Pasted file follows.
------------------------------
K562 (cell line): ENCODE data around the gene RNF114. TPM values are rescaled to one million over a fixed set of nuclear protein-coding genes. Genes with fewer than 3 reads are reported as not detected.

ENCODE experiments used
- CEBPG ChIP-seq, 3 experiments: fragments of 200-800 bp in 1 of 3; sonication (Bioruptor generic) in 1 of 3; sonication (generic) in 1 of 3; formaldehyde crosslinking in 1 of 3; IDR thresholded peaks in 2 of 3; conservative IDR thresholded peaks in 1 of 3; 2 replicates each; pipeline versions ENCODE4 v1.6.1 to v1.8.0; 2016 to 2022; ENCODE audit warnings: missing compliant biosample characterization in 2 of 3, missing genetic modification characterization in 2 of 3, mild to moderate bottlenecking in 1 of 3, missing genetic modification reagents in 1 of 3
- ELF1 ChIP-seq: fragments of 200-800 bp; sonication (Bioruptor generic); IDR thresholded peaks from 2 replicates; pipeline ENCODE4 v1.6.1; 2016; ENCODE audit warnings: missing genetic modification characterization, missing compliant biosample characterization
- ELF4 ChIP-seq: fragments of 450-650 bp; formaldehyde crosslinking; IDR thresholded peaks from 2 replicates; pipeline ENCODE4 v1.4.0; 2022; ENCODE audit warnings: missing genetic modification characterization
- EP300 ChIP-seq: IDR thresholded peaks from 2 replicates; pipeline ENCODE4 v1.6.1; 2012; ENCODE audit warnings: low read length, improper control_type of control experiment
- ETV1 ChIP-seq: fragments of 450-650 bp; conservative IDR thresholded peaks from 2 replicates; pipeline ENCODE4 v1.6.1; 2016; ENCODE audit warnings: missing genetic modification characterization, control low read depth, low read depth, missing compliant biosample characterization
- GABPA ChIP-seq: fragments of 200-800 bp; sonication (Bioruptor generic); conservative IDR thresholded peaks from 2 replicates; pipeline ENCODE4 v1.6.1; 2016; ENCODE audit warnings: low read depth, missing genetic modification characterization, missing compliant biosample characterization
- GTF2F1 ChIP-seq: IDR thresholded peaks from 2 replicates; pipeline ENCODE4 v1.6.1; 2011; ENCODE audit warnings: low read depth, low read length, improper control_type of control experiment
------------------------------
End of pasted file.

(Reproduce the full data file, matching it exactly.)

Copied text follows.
K562 (cell line): ENCODE data around the gene RNF114. TPM values are rescaled to one million over a fixed set of nuclear protein-coding genes. Genes with fewer than 3 reads are reported as not detected.

ENCODE experiments used
- CEBPG ChIP-seq, 3 experiments: fragments of 200-800 bp in 1 of 3; sonication (Bioruptor generic) in 1 of 3; sonication (generic) in 1 of 3; formaldehyde crosslinking in 1 of 3; IDR thresholded peaks in 2 of 3; conservative IDR thresholded peaks in 1 of 3; 2 replicates each; pipeline versions ENCODE4 v1.6.1 to v1.8.0; 2016 to 2022; ENCODE audit warnings: missing compliant biosample characterization in 2 of 3, missing genetic modification characterization in 2 of 3, mild to moderate bottlenecking in 1 of 3, missing genetic modification reagents in 1 of 3
- ELF1 ChIP-seq: fragments of 200-800 bp; sonication (Bioruptor generic); IDR thresholded peaks from 2 replicates; pipeline ENCODE4 v1.6.1; 2016; ENCODE audit warnings: missing genetic modification characterization, missing compliant biosample characterization
- ELF4 ChIP-seq: fragments of 450-650 bp; formaldehyde crosslinking; IDR thresholded peaks from 2 replicates; pipeline ENCODE4 v1.4.0; 2022; ENCODE audit warnings: missing genetic modification characterization
- EP300 ChIP-seq: IDR thresholded peaks from 2 replicates; pipeline ENCODE4 v1.6.1; 2012; ENCODE audit warnings: low read length, improper control_type of control experiment
- ETV1 ChIP-seq: fragments of 450-650 bp; conservative IDR thresholded peaks from 2 replicates; pipeline ENCODE4 v1.6.1; 2016; ENCODE audit warnings: missing genetic modification characterization, control low read depth, low read depth, missing compliant biosample characterization
- GABPA ChIP-seq: fragments of 200-800 bp; sonication (Bioruptor generic); conservative IDR thresholded peaks from 2 replicates; pipeline ENCODE4 v1.6.1; 2016; ENCODE audit warnings: low read depth, missing genetic modification characterization, missing compliant biosample characterization
- GTF2F1 ChIP-seq: IDR thresholded peaks from 2 replicates; pipeline ENCODE4 v1.6.1; 2011; ENCODE audit warnings: low read depth, low read length, improper control_type of control experiment